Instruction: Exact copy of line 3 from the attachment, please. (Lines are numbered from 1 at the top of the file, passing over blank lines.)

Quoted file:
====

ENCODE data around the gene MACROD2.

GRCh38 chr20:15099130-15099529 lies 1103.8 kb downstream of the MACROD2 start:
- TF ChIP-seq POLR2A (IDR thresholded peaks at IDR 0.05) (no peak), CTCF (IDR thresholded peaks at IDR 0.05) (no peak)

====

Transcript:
- TF ChIP-seq POLR2A (IDR thresholded peaks at IDR 0.05) (no peak), CTCF (IDR thresholded peaks at IDR 0.05) (no peak)